Connecticut has the best striper fishing in the world. That's right: Connecticut.
I had no idea my home state is a hotbed for big fish until I had the chance to chat with North Branford, Connecticut's Greg Myerson, who's been called the Warren Buffett of the fishing world. That's Greg in the photo... hoisting the largest striped bass ever caught. Myerson claims he's hauled even bigger fish out of the waters of Long Island Sound.
What's his secret? Where are the best places to fish in Connecticut, both for saltwater and freshwater species?
Whether you're a serious striper chaser or a parent who likes to take your kids trout fishing now and again, you'll be fascinated by the tips and stories Myerson shares in this Q&A:
Q: When I first saw the photo of your world record-setting striped bass, I immediately wanted to know: Where on Earth did he catch that monster fish? I assumed it was somewhere exotic and was floored to learn you were fishing in Long Island Sound. Was this 54-inch, 81.88-pound striper an anomaly, or are big fish plentiful off Connecticut's shore?
A: I've fished all over the place, and the biggest bass I ever catch are here in Connecticut. I have caught four world-record striped bass in Connecticut in the last two years. A lot of the striped bass come here to feed on our lobster. They like to use the Sound.
There's a lot of food in there, and they come here in the summertime.
Q: So, what's your secret for attracting these enormous fish?
A: I've invented techniques to catch these things. I've actually listened to lobsters in tanks, and I record the sounds that they make with their claws on the bottom. I get the decibel level and frequency down and then build rattles that mimic that same sound and put them inside my sinkers.
So, that's one of my main products that I use: the RattleSinker, which I designed and patented.
I invented these devices, and I used them for myself for years and never told anybody about them. And then in 2010, Jack, who owns Jack's Shoreline Bait & Tackle in Westbrook, convinced me to enter the Striper Cup, which is one of the biggest striped bass tournaments in the world. Probably 5,000 people enter every year. I entered it late in the season, too. It starts in April, and I didn't get in until May or June. As soon as I got in, I took the lead and won it in 2010. I won Angler of the Year. I caught three 60-plus-pound striped bass in Connecticut. I got a call from a book writer, and he told me no one's ever caught three 60-pounders. He said: "There have only been about 100 ever caught, and you caught three in one year. You're going to be more famous than Al McReynolds." I didn't even know who Al McReynolds was! It turns out he was the current world record holder at the time, up until I broke the record the next year in 2011.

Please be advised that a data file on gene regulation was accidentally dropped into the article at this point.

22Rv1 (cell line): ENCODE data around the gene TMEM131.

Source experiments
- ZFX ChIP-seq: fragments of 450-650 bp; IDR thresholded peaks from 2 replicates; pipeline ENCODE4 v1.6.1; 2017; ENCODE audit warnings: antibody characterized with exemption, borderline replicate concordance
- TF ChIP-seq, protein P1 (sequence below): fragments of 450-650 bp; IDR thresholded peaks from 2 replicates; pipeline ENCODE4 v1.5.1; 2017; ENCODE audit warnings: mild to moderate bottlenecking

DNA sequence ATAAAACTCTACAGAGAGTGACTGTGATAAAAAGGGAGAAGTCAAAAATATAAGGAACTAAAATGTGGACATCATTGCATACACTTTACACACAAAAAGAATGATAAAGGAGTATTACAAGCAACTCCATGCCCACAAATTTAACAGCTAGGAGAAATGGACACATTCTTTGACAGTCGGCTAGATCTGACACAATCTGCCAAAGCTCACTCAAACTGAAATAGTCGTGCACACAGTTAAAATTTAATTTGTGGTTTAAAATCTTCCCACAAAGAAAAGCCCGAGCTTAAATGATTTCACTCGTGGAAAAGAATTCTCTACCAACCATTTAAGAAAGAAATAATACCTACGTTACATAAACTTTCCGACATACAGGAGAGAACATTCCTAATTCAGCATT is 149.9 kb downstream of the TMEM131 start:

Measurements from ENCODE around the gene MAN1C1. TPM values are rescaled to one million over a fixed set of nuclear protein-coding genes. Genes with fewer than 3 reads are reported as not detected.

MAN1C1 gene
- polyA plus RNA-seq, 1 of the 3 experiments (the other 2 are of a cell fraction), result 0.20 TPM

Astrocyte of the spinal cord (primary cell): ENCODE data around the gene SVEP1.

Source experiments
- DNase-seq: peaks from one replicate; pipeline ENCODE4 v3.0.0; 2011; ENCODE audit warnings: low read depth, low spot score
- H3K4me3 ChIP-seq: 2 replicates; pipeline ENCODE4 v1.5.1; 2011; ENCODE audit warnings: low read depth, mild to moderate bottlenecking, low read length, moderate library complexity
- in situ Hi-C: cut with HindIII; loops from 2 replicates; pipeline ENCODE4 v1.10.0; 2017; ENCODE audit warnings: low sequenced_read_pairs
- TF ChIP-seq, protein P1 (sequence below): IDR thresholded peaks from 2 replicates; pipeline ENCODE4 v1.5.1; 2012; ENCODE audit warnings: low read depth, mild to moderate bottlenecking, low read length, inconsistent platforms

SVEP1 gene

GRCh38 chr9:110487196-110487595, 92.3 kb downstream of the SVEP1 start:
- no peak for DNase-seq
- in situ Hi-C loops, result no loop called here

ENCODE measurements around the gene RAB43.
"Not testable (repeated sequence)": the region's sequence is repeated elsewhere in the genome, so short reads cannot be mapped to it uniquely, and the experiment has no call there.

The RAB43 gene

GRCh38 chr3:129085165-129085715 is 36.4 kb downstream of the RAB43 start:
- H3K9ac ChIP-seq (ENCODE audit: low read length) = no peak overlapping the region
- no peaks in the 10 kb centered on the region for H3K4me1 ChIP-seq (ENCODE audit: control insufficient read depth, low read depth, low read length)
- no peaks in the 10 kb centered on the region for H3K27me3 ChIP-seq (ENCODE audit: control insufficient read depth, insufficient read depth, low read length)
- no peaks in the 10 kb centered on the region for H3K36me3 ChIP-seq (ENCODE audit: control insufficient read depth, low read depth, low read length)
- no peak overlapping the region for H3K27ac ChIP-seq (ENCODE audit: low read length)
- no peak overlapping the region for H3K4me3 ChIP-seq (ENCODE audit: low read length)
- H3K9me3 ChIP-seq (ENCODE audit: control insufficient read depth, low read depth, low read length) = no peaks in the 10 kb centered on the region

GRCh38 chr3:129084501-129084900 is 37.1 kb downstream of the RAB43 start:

Q: I read your account of catching the world-record striped bass. Do you have any other extraordinary fish stories from your experiences fishing in Connecticut?
A: I've caught bigger fish than the world record and released them a few times, not knowing what the world record even was. I wasn't involved in any tournaments where I had to keep the fish. In 1998, I caught a humongous fish and released it. And then again in 2007, I caught another gigantic one, and I released that. I don't even know how big they were: I let them go. If it wasn't for that tournament in 2011, I would have probably released that fish as well and never gotten the world record.
Q: Why isn't Connecticut on more anglers' radar as a fishing destination? Why should it be?
A: I love Connecticut. I wouldn't want to live anywhere else. I actually work for the Department of Transportation for the State of Connecticut. I love it here. I fish here. I could go fish anywhere: I stay here. We have two of the best trout streams in the world here with the Housatonic and the Farmington River for fly fishermen.
And up in that part of the state, Barkhamsted and Cornwall, it's just gorgeous. We have all kinds of trout management areas and fishing areas here. And then the ocean fishing... the whole coast is beautiful. You can get to Long Island, get to Montauk, get to Block Island, but I've fished all those areas and never do any better there than I do in Connecticut. The state spent so many millions of dollars last year on tourism with Revolutionary War-themed stuff, but they're missing the boat! The real attraction is the fishing we have here.
Q: I read that you started fishing at two years old?
A: Yeah, my mother said I used to fish in the sewer for some reason. She said I just wanted to fish. It didn't matter if I caught anything. No one in the family was really a big fisherman. They were all from Brooklyn, and actually my grandfather worked at the Fulton Fish Market. They all came from down that way, but they moved to Connecticut and settled up here. I was a country boy right off the bat.
Q: Do you have a favorite inland fishing spot in Connecticut?